By Jack Ryan
in the Bible the word paradise is only said 4 times, and only once (during Jesus’ crucifixion) is it said to possibly mean the earthly paradise.
So the paradise is a lie. The lie was pushed by Rutherford when they realized that the religion was growing too fast, so they had to figure what to do about everyone else. Paradise is a fabrication, a lie, and is the reason anyone joined in the first place.
Apparently between 1928 and 1942 the number of witnesses went from 44,000 to 115,000. that is some very rapid growth.
By Jack Ryan
A friend of mine saw this picture on her facebook with the caption "Our first day in heaven. What a day that will be!!!" It clearly isnt heaven, however, and I'm 90% sure based on the art style and sense of familiarity that it's from a JW publication. Anyone know which one?
By Jack Ryan
Song of Sol 4:13, Luke 23:39-43, 2 Cor 12:1-7, Rev 2:5-7; Insight pg. 576. These verses when read with context all show a heavenly paradise
Heavenly reward for Abraham, Isaac, and Jacob; Matt 8:11
Those who are persecuted, the kingdom of HEAVEN belongs to; Matt 5:10-12
One Hope; Eph 4:4
All scriptures point to the future hope being Heavenly; Matt 6:20-21; 7:21; 19:21; John 14:2-4; 3:3; Luke 20:34-38; Romans 6:3-5; 1 Cor 15:42-50; 2 Cor 5:6-8; 1 Pet 1:3-5
Rev 19:1 talks about the great crowd being in heaven
The Earth will pass away; psalm 102:25-25; Isaiah 51:6; Matt 24:34-35; Hebrews 1:10-12
Gen 8:22: all other translations say “while the earth remains/endures”. This implies that the Earth has a end date.
New Earth talked about: Isaiah 65:17-18; 2 Peter 3:10-13; Rev 21:1-2
Psalm 37:29: The majority of translations show this verse to say “then righteous shall inherit the LAND”, referring to the promised land. Talks of the earth or land remaining forever all come from Pslams or Ecclesiastes which are songs and poems using figurative language which are hard to prove to be literal.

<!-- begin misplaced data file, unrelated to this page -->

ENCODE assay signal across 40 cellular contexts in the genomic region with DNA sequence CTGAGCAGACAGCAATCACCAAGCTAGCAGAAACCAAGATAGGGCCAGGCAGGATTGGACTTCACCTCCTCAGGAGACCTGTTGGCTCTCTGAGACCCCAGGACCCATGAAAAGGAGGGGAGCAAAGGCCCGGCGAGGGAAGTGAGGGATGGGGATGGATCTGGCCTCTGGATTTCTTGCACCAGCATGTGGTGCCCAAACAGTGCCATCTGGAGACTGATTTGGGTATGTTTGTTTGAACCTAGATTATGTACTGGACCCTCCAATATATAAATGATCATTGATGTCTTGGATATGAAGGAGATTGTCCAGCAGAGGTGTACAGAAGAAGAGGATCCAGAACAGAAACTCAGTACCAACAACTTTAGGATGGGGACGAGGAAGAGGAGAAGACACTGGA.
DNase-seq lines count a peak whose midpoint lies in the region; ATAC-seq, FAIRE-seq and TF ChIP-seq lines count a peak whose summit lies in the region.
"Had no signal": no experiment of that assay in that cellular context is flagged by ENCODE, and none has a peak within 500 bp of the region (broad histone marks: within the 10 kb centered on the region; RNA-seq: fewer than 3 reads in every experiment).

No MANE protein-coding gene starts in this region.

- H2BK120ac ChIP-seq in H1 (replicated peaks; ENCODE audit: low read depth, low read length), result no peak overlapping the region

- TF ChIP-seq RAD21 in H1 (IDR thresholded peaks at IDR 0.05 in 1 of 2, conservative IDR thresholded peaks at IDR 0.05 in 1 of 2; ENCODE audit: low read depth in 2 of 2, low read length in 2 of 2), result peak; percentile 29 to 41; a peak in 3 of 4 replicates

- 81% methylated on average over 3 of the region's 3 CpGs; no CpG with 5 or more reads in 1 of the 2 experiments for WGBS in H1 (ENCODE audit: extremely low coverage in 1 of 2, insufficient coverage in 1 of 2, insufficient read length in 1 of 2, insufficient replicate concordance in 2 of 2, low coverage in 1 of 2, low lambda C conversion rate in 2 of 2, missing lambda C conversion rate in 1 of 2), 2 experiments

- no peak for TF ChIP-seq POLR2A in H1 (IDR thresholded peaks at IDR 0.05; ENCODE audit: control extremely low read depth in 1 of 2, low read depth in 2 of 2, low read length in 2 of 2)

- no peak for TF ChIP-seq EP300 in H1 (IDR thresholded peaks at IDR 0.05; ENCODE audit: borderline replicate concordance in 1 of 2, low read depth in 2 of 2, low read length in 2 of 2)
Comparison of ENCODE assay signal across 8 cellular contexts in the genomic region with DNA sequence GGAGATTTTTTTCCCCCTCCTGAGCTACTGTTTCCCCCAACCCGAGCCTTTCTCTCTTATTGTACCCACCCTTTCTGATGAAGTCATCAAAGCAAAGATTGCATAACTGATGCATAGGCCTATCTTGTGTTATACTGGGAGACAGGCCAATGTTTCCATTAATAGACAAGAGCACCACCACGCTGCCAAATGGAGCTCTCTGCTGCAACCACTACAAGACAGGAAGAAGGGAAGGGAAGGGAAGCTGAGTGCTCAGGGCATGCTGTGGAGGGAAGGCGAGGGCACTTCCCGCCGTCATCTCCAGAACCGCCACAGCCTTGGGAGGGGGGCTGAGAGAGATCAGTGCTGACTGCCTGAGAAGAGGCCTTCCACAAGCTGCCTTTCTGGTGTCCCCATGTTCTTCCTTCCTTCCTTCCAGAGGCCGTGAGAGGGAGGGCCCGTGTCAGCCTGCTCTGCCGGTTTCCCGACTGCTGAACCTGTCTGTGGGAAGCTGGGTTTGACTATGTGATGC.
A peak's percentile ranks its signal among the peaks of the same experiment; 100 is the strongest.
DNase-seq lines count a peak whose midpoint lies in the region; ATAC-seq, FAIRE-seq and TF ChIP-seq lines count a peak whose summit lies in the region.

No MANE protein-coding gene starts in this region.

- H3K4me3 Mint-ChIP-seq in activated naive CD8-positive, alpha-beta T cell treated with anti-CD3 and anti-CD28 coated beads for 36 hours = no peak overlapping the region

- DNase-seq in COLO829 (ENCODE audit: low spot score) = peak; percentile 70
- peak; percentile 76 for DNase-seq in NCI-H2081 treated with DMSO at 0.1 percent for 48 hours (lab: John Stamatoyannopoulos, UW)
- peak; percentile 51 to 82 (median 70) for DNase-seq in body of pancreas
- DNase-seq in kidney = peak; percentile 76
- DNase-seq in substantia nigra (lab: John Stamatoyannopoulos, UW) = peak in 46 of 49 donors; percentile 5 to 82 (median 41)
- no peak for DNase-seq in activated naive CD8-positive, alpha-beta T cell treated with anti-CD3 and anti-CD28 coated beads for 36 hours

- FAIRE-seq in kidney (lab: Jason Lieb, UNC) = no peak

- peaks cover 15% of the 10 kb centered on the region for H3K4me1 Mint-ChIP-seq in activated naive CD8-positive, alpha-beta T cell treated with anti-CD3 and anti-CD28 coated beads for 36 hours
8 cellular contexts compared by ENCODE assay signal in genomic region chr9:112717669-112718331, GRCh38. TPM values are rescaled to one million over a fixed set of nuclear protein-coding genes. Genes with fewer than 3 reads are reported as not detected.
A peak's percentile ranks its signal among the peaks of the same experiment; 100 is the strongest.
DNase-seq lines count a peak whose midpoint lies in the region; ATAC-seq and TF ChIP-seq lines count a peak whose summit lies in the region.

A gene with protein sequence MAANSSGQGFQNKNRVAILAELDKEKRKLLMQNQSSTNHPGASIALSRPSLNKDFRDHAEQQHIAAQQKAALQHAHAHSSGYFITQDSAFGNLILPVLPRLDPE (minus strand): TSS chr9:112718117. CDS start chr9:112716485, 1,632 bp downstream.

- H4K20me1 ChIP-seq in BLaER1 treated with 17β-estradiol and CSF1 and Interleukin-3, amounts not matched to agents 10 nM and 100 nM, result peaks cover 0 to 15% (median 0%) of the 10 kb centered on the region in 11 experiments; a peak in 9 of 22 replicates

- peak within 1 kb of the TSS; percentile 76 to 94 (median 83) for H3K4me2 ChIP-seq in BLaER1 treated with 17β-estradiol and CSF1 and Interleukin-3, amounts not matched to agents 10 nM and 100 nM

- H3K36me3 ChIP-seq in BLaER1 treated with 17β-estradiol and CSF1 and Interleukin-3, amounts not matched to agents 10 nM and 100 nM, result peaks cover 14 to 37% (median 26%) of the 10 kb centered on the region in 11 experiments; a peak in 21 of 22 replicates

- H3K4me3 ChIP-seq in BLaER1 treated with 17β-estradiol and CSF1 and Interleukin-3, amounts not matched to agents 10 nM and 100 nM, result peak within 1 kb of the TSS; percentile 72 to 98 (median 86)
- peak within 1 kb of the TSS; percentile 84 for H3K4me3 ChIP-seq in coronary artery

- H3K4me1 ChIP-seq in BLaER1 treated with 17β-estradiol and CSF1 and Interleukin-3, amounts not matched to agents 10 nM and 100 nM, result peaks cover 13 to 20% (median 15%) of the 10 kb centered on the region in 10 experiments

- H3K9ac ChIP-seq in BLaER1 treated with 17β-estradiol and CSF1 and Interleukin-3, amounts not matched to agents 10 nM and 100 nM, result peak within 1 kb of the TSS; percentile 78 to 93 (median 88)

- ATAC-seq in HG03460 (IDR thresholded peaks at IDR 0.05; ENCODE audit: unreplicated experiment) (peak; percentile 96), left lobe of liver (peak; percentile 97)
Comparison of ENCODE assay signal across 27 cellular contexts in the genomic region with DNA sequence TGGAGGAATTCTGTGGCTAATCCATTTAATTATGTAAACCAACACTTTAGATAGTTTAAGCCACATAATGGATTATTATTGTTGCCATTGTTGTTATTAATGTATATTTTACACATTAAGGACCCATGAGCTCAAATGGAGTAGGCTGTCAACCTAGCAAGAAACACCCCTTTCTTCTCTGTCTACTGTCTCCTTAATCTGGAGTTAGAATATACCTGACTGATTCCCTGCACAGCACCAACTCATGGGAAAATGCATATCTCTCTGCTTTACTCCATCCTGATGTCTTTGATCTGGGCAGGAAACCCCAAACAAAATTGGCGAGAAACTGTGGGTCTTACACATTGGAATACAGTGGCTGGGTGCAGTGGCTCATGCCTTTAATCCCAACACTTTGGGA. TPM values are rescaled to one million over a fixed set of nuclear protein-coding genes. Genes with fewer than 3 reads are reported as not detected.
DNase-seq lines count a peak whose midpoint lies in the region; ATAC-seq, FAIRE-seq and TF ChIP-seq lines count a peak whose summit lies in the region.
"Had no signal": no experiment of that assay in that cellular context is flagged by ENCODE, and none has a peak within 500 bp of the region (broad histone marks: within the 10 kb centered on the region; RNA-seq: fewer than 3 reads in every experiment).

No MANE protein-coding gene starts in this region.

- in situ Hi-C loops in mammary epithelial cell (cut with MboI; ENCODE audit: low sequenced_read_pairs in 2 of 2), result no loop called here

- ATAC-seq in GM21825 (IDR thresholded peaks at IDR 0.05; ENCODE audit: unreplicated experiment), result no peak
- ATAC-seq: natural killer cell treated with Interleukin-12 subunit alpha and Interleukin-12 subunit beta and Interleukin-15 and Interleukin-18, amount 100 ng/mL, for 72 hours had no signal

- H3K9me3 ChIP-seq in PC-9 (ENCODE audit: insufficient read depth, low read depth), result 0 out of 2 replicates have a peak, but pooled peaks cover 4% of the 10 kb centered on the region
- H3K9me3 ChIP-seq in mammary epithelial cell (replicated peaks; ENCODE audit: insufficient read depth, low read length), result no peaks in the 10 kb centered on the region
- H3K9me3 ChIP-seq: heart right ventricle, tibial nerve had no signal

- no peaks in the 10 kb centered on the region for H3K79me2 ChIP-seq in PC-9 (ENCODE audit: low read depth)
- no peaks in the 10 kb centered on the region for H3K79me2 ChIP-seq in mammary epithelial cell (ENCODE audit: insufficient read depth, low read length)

By Jack Ryan
I assume the Watchtower meant this to represent Satan in Eden?
By Guest Nicole
A Prophet in Exile Receives Glimpses of the Future
By Guest Nicole
I'm so fortunate to be part of a generation of millennials who have shifted their desires away from physical belongings and white picket fences toward a life of experiences, connection, and travel.
We are not guaranteed another week, month, or year to start pursuing our dreams. Lucky for us, it's becoming more and more mainstream to work from anywhere in the world, with nothing more than a laptop and an idea.
I don't have any special secret, travel hack, or trust fund that allows me to live in my dream locale of Maui, travel heaps, and pay my bills on time, all without a 9-to-5 job. I simply prioritize the things I value—last-minute excursions, quality time with family, and the ability to leave my alarm unset some mornings—more than everything else.
This lifestyle isn't just for Instagram celebrities or people who got "lucky." All it takes is a few simple shifts:
1. Go tiny.
For my husband and me, moving into a 124-square-foot tiny house cut back on our cost of living by nearly a third. A smaller space means smaller electric, rent, and water bills and way less room to accumulate junk we don't need. Sometimes it means working from my "office" (aka my car) when I need a quiet space, but this is a small price to pay to avoid sitting in a cubicle for 40 hours a week.
2. Be a minimalist.
Living in a tiny space means that I physically only have space for a few different outfits. I make sure that I actually wear every piece of clothing that I own, and often. I rarely spend money on new clothes, unless something becomes ripped or worn out. We don't own a TV, which means less money spent on cable TV and Netflix. I never buy frivolous items that I don't need, and I save on daily expenses by cooking most of my own meals and preparing my own coffee.
This doesn't mean that I'm depriving myself, though. On special occasions, I'll treat myself to massages and specialty organic food items. Remember, it's all about your priorities.